Having recently switched to fightstick about a year ago I thought it would help with the timing and execution of combos but I'm still having issues with timing and staying persistent for trials. My main and the character I have been playing with for years is Ryu and I figure he is going to be the easiest for me to jump into for trials, but after completing about half of them I am just stuck.

So aside from the tip of always doing combos in the corner, any other advice on the timing or any other training I should maybe do before trying (and failing) the trials? Right now I spend time in training just doing fireballs and what not to get more familiar with the fightstick and playing random matches online. I also play through hardest difficulty arcade to kind of get in the groove.

I asked a somewhat similar question a couple years ago but now the situation has changed, and if the answer is really just keep at it and just mash it till it works then I do apologize for asking. But if there is a proven practice method for getting the timing for the trials or combo's in general advice would be grand.

Also, this kind of feels like it could start a discussion so to keep the question open please just provide links to either forums that talk about this or video's that help, along side any personal advice. I am aware though this is kind of a gray question though so no hard feelings if it gets closed.

Thanks again.

3 Answers 3


I can only answer from my experience of playing on the PC, some of this may or may not apply.

  1. The timing of everything in SF is based on frames rather than actual elapsed time. If you are on the PC like me, the first thing you'll want to do is to make sure that vsync is on and that you are getting a steady frame rate of 60 fps. If your frame rate fluxuates, it will become extremely hard to land any difficult combos with any degree of precision.

  2. I've found that while getting the timing down (to build up muscle memory), it helps a lot to look for specific animation motions rather than trying to sense the time. Specific example: for Fei Long's bread and butter Rekkukyaku - standing fierce - Shienrenkyaku combo, it was extremely difficult to get the combo down until I started watching Fei Long's legs during the Rekk recovery. I eventually learned that at the exact moment when his legs crossed after the attack was the moment I should be hitting the fierce to continue the chain. After a few times of watching that to get the timing down, it became much easier to do.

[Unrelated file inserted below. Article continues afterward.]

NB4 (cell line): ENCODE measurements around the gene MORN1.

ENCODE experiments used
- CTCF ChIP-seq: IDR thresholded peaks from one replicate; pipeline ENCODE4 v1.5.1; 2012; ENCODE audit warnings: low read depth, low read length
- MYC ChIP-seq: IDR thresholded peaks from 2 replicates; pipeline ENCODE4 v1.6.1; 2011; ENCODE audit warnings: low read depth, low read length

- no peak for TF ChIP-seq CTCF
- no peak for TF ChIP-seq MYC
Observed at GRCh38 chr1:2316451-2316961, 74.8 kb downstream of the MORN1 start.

3. For linking, you may want to practice them outside of really long chains in order to get a feel for them.

  4. There is a technique called plinking that can lengthen the number of frames to link your combos but the only way you can get this down is by pure habit and muscle memory. Plinking doesn't really apply for trials as the extra buttons will consider the chain lost, but it should be used in actual matches.

  5. Finally, when in an actual fight you have to decide ahead of time the combo you are planning to use should your initial hit succeed. There is really no time to decide you want to work in a FADC into the combo once you've started.

Here is an example for plinking:

  • Though I play on ps3, these are very helpful so I thank you. I heard about plinking on SRK before but never got a grasp of it, but with this video it is making a little bit more sense. And on your fifth note, that is something I am trying to do.. very slow process when I can easily mash my way to victory with arcade mode/during my local friend sparring matches. Just actually thinking about the moves is very much opposite of how I used to play and it's quite the barrier. But thanks again, should keep me in the right direction. :]
    – stay
    Commented Feb 24, 2012 at 21:05

Some time ago I asked a similar question.

My current solution is to have the same speed of pressing buttons. So raising my right hand and lowering it to push a button is always the same speed. The only thing I vary is the height. This way you just need to remember the height for a given link.

In my opinion it is not good to rely on visual clues, unless you look for hit confirms. Just execute the combo as you think it should be and analyse afterwards. On block you need to be faster (less height). If your kick/punch does not execute at all you need to be slower (more height).

This method works good because online there are delays and lags. If you rely too much on visual clues or sound you will not execute your combo properly.

If you just want to beat people you do not need to complete the trials. I am currently B Rank with about 1500 PP and I just use bread and butters. Still Srk FADC Ultra 1 is very important.


The basic tip to learn any trial is to input the move correctly; never try to spam it. This allows you to troubleshoot your inputs:

  • If the move comes out but is blocked, it was inputted too late.
  • If the move does not come out, it was inputted too early.

You can also find a collection of every trial being completed here. Many are corner specific or require certain spacing that is a lot easier to learn by watching it done than by trial and error.

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